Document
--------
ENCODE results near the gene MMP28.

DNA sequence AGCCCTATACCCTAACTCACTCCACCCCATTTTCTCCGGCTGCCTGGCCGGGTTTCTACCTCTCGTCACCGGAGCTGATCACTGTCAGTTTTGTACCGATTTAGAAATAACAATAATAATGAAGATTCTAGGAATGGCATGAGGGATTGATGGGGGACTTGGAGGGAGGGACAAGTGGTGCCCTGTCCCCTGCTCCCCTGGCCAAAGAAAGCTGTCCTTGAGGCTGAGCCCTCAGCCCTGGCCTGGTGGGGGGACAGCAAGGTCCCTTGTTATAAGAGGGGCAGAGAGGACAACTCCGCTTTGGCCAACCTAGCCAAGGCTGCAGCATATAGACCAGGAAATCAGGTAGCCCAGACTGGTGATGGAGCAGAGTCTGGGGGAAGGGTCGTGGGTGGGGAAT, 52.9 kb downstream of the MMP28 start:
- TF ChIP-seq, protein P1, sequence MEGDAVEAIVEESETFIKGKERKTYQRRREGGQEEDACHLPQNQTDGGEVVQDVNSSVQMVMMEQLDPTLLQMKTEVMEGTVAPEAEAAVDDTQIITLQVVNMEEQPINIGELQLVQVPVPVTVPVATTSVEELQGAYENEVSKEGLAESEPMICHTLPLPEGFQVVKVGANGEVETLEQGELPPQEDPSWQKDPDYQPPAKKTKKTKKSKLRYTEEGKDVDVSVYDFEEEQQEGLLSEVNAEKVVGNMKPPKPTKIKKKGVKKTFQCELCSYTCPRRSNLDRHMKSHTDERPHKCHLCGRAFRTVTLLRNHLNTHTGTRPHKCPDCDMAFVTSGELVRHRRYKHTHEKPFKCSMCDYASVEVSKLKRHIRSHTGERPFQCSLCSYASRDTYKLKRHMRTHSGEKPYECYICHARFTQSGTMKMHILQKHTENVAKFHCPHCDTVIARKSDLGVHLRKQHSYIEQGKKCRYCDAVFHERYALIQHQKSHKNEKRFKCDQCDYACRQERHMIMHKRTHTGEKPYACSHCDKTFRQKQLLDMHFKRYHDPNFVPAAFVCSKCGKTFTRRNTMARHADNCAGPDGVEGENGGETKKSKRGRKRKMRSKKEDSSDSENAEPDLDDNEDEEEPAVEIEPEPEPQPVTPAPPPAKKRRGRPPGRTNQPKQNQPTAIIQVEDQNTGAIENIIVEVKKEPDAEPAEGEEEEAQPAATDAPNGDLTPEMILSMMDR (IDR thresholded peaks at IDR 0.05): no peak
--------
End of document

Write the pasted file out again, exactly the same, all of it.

ENCODE results near the gene MMP28.

DNA sequence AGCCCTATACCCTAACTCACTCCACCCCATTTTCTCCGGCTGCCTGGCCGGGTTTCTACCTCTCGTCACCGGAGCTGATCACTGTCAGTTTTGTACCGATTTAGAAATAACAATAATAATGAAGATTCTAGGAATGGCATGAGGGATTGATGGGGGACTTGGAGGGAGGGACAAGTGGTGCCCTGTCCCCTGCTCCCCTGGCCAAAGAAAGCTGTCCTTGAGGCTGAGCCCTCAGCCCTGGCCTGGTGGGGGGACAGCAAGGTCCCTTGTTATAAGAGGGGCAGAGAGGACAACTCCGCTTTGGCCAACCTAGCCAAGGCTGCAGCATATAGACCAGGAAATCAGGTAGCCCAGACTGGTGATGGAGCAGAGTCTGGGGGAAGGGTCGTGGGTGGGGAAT, 52.9 kb downstream of the MMP28 start:
- TF ChIP-seq, protein P1, sequence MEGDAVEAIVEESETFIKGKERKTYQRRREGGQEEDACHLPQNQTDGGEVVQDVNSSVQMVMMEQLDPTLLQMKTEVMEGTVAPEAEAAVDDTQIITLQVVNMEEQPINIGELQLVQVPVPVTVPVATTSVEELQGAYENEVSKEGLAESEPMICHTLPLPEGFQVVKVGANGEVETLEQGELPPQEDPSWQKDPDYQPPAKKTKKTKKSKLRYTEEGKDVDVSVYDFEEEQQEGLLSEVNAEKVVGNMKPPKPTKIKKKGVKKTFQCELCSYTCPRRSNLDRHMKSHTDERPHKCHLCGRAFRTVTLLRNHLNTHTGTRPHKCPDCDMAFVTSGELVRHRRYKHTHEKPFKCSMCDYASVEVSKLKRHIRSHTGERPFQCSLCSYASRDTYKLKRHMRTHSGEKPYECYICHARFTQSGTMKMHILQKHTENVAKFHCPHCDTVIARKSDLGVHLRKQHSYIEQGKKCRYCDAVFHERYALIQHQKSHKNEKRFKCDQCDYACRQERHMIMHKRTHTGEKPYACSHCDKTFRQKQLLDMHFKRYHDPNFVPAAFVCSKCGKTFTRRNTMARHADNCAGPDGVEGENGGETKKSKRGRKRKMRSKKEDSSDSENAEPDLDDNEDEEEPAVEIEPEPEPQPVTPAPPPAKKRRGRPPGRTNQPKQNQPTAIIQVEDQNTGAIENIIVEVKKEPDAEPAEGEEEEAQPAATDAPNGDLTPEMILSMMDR (IDR thresholded peaks at IDR 0.05): no peak